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Tue, 17 Oct, 2017Melody Teh

Alarming new study finds link between hair dye and breast cancer

Alarming new study finds link between hair dye and breast cancer

Women who frequently dye their hair may be at greater risk of getting breast cancer, a new study has found.

Professor Kefah Mokbel, a breast cancer surgeon at the Princess Grace Hospital in London, reviewed studies on links between hair dyes and breast cancer and found a 14 per cent increase in the disease among women who coloured their hair.

“Although further work is required to confirm our results, our findings suggest that exposure to hair dyes may contribute to breast cancer risk,” his study concluded.

He recommended that women dye their hair only up to five times a year, and use product with natural ingredients, such as henna, rose hip, and beetroot instead.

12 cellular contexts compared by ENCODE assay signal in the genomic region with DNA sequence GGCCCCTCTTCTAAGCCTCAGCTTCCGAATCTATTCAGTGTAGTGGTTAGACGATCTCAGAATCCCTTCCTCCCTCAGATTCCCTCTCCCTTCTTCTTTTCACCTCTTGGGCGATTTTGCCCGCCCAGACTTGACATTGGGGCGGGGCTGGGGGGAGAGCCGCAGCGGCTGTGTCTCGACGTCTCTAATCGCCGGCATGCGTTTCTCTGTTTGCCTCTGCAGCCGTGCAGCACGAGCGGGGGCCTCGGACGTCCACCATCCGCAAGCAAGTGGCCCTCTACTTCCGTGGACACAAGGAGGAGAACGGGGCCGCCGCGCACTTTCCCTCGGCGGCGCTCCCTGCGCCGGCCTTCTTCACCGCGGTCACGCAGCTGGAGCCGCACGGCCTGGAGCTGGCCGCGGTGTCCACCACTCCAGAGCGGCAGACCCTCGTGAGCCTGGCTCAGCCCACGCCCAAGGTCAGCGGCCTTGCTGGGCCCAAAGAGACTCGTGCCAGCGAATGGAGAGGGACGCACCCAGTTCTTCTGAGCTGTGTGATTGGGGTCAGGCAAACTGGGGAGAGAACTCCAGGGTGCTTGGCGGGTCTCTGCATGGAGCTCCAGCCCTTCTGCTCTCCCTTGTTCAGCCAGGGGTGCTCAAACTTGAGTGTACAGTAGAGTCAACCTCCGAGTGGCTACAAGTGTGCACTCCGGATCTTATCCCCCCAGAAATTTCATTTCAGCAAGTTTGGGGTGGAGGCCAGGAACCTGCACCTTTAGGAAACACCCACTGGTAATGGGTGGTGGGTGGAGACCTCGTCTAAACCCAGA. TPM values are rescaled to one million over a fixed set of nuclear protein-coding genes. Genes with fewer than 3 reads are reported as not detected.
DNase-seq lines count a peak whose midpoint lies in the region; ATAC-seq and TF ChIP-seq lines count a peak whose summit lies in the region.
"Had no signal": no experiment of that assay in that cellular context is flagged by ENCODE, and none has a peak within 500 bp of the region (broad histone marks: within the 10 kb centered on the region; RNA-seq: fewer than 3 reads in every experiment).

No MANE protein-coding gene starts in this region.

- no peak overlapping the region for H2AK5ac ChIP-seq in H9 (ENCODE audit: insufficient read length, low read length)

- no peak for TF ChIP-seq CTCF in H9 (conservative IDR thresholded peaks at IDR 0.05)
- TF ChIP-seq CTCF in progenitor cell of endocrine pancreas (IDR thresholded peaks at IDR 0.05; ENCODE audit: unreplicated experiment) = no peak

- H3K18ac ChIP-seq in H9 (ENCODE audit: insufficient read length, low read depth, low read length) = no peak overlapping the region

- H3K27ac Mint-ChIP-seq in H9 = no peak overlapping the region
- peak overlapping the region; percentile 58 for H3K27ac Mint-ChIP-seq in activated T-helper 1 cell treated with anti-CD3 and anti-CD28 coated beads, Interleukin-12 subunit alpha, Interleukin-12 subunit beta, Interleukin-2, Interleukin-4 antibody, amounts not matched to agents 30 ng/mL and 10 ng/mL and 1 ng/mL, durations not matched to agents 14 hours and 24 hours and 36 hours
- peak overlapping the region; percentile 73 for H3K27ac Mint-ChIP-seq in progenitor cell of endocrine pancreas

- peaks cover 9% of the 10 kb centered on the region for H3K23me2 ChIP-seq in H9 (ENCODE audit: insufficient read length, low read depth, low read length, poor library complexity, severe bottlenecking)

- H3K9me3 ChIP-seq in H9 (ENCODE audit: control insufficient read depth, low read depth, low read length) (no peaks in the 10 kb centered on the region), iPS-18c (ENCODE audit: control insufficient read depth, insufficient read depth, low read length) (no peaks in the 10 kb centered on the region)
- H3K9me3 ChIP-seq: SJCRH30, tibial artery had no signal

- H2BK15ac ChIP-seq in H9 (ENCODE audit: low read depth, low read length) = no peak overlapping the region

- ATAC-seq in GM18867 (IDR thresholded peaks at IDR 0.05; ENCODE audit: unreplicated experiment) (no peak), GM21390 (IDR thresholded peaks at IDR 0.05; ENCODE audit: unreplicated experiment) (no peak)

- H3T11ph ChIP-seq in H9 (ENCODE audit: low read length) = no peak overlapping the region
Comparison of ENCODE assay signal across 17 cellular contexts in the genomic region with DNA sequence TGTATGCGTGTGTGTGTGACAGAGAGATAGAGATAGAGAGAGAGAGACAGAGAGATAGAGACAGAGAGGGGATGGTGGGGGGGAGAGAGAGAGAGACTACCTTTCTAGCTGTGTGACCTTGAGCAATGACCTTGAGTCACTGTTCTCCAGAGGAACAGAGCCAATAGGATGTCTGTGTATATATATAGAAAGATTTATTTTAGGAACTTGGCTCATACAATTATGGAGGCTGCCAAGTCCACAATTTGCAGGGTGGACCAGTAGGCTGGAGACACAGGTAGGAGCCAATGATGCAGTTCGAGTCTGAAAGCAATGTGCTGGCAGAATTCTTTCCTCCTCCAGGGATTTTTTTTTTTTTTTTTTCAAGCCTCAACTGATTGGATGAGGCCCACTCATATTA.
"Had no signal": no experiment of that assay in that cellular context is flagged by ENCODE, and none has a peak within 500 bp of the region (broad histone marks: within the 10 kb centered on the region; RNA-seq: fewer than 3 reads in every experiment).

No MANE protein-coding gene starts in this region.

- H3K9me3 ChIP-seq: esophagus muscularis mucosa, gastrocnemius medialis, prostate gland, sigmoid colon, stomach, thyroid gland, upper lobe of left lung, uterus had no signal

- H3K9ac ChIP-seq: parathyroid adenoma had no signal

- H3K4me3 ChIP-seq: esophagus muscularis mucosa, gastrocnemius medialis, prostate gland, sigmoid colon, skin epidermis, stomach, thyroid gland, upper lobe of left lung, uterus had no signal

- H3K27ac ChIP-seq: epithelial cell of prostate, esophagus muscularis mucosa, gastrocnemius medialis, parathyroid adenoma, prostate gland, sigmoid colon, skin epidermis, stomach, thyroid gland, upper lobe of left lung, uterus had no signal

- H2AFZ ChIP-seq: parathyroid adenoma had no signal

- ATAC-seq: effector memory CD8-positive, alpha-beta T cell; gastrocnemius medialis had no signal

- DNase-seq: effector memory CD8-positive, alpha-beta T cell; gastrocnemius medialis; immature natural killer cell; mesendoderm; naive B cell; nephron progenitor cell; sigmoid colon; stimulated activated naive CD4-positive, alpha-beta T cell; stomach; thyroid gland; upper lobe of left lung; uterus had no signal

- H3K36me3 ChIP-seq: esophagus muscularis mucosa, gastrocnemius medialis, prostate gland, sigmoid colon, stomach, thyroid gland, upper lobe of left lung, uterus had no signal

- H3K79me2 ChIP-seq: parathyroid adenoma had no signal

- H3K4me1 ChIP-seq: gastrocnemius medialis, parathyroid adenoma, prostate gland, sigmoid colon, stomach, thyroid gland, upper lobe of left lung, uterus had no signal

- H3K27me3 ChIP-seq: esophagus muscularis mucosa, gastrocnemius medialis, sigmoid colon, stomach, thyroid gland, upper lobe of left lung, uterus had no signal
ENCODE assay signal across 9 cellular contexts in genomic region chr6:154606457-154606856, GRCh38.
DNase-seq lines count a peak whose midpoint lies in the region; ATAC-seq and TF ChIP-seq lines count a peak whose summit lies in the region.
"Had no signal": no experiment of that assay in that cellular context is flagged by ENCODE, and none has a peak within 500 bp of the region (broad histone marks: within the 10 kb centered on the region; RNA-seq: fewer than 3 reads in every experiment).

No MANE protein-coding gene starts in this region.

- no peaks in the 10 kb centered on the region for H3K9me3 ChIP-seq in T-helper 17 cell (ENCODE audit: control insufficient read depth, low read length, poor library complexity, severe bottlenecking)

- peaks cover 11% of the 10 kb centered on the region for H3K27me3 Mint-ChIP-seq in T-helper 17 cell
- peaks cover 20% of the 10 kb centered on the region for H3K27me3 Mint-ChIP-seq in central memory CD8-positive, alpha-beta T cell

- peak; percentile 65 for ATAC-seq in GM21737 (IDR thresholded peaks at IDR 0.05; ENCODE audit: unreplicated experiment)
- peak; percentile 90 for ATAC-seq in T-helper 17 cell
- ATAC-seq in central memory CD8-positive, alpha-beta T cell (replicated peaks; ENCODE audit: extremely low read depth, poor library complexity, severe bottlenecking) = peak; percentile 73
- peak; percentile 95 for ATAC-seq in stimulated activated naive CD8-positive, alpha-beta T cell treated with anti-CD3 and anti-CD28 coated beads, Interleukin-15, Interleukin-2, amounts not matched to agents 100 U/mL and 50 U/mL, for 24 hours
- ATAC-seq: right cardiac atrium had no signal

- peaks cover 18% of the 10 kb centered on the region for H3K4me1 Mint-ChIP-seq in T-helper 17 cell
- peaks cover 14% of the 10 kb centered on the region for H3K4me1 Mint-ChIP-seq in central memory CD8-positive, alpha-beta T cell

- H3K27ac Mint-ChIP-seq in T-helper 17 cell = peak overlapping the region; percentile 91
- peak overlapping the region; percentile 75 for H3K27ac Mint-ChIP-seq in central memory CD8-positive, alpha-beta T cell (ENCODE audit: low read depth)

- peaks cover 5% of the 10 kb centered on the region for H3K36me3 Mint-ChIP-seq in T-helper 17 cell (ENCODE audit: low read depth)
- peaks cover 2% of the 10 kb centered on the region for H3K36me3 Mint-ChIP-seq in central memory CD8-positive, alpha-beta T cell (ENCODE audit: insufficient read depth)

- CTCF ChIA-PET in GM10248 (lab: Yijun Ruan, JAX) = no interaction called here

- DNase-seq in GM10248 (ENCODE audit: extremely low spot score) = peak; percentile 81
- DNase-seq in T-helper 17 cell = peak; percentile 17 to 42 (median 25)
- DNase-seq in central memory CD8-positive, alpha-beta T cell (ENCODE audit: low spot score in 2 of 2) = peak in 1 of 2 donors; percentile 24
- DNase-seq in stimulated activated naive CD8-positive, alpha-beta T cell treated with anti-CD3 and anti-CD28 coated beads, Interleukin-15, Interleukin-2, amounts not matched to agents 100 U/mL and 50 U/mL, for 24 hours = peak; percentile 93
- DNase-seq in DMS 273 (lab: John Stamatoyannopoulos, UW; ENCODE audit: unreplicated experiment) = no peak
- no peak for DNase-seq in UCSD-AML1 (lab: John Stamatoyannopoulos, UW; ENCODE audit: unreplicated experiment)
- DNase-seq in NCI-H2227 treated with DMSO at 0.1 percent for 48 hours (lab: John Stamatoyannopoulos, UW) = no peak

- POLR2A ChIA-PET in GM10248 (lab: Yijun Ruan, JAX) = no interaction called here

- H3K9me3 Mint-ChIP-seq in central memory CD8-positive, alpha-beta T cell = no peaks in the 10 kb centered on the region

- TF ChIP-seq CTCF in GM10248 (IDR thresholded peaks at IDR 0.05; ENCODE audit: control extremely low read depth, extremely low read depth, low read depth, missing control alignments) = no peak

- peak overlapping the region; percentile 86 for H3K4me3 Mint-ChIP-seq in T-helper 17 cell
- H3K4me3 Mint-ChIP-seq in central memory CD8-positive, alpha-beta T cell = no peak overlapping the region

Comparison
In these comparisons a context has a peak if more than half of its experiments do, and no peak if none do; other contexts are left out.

Professor Mokbel wrote on Twitter: “Women are advised to reduce exposure to synthetic hair dyes to two to six times per year and undergo regular breast screening from the age of 40.

“It would be preferable to choose hair dyes that contain the minimum concentration of aromatic amines suchas PPD (less than two per cent).

“Further research is required to clarify the relationship between hair dyes and breast cancer risk in order to better inform women.

“It is reasonable to assume that hair dyes that consist of natural herbal ingredients such as rose hip, rhubarb etc are safe.”

He added: “There is no evidence that hair relaxers increase breast cancer risk.”

In a separate study, Finnish researchers found that women who use hair dye were more likely to develop breast cancer, but the study conclude it’s not clear if the products were the direct cause of the disease.

“We did observe a statistical association between hair dye use and risk of breast cancer in our study.

“However, it is not possible to confirm a true causal connection. It might be, for example, that women who use hair dyes also use other cosmetics more than women who reported never using hair dyes,” said Sanna Heikkinen of the Finnish Cancer Registry.

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